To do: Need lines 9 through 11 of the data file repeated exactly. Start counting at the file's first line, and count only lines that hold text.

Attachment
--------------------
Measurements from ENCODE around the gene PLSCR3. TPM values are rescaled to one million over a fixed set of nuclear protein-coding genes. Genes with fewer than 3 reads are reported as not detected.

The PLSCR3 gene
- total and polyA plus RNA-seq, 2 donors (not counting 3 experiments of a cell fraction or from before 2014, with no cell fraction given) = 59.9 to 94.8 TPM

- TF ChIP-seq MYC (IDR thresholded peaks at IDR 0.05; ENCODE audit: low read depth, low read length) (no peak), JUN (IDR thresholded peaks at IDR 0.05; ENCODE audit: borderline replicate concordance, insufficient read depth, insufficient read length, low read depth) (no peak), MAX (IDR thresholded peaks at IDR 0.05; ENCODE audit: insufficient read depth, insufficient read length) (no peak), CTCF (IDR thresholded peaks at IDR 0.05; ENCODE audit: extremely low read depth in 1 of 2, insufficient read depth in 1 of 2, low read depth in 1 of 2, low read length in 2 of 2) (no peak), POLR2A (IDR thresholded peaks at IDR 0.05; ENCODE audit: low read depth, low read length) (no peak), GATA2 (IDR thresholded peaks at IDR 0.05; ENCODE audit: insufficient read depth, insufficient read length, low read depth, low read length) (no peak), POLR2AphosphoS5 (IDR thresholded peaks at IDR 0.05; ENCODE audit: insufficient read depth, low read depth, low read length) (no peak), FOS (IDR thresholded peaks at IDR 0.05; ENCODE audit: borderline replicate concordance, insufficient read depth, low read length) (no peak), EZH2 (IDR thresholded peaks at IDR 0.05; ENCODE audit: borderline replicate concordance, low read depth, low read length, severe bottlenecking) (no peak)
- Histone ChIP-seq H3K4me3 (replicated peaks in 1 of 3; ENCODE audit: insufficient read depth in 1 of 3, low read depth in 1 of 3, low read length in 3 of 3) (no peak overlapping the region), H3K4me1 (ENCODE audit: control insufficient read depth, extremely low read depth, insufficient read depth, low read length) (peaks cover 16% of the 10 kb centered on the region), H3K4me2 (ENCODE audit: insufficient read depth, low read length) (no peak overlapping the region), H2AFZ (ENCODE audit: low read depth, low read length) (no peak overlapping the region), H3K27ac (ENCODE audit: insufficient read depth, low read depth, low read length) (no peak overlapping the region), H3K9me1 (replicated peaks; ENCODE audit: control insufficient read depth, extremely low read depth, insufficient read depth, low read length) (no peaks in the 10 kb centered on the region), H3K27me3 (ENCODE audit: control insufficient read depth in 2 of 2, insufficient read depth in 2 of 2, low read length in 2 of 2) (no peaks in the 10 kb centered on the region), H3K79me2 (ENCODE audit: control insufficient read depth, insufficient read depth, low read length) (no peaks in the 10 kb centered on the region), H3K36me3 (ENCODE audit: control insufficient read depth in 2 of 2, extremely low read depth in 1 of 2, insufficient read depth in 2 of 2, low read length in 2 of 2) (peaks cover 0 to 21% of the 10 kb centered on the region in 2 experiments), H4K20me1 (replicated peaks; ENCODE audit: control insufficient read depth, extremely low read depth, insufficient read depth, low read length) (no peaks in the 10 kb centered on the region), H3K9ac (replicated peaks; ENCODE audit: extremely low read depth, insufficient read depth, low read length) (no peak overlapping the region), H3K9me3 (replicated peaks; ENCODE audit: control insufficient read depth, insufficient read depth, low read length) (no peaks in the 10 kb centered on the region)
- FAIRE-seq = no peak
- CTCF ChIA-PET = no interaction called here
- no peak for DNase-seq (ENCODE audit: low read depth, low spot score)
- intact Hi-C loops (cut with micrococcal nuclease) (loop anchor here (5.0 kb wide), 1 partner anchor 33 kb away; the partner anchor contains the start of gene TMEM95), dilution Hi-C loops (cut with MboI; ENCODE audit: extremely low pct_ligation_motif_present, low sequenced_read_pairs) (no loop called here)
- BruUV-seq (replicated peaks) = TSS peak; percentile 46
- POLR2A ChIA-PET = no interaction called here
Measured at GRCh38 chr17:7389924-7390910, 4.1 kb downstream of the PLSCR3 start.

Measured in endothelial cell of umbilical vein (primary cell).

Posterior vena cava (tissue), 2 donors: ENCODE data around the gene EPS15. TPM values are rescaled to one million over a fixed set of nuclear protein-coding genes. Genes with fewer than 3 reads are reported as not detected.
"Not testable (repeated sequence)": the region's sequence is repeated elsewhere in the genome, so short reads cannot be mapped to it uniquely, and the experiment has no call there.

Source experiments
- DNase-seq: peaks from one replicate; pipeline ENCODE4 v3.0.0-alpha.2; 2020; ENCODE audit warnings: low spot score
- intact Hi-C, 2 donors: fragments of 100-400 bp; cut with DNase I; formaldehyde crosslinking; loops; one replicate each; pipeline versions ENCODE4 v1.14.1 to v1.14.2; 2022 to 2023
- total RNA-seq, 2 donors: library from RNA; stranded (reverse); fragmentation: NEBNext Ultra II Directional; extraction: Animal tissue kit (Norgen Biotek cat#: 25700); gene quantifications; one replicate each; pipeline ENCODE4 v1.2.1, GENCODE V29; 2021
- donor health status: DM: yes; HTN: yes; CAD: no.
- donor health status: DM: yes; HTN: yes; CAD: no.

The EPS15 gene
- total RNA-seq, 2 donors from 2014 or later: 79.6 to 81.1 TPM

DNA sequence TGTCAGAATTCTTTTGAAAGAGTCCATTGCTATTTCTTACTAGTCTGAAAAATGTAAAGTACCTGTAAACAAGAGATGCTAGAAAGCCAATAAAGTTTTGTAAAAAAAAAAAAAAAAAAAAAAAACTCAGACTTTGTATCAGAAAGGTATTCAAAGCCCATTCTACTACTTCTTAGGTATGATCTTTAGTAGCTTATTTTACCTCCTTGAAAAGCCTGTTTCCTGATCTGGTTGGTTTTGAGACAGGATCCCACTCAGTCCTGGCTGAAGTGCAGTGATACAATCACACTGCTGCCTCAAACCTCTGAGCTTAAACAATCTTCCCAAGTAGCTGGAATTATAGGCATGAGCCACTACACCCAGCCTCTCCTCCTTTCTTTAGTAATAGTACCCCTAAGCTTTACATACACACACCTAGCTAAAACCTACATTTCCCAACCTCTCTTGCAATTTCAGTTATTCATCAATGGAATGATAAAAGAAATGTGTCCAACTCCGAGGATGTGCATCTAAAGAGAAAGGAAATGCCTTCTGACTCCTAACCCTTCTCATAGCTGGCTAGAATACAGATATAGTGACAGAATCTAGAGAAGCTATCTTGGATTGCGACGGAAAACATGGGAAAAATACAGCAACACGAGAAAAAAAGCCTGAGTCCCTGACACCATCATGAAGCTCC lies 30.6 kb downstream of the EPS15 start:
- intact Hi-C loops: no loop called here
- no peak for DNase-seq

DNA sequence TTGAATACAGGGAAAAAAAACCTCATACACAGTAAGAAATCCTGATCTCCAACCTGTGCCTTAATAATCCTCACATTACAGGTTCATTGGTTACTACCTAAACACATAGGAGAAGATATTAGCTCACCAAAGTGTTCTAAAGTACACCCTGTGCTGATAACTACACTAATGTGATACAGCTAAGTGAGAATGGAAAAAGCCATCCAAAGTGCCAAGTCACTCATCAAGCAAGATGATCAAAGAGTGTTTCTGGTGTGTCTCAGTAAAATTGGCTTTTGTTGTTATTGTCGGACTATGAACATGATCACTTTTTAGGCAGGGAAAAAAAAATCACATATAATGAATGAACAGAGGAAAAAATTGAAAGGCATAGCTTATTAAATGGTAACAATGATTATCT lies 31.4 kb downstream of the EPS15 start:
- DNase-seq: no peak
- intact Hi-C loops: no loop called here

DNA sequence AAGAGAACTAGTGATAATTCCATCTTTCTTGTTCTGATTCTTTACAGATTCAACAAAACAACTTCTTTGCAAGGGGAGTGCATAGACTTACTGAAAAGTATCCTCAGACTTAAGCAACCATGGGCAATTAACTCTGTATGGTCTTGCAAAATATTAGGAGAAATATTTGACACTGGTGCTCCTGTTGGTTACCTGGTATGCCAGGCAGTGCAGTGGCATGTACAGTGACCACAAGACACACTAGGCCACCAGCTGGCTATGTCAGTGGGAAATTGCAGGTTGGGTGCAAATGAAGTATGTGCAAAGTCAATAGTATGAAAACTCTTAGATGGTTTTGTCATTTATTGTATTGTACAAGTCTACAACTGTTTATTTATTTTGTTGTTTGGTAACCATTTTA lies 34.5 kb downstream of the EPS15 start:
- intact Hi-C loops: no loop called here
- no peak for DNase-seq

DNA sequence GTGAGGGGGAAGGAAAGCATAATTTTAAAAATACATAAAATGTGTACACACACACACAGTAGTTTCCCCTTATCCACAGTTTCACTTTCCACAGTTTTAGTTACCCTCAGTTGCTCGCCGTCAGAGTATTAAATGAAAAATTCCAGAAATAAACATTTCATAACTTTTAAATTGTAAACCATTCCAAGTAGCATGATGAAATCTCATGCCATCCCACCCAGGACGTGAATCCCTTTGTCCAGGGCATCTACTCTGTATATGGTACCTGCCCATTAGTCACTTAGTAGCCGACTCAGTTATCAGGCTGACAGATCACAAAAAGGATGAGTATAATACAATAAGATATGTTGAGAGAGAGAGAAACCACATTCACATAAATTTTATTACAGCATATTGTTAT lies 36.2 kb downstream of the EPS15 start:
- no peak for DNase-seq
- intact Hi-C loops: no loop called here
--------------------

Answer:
- intact Hi-C loops (cut with micrococcal nuclease) (loop anchor here (5.0 kb wide), 1 partner anchor 33 kb away; the partner anchor contains the start of gene TMEM95), dilution Hi-C loops (cut with MboI; ENCODE audit: extremely low pct_ligation_motif_present, low sequenced_read_pairs) (no loop called here)
- BruUV-seq (replicated peaks) = TSS peak; percentile 46
- POLR2A ChIA-PET = no interaction called here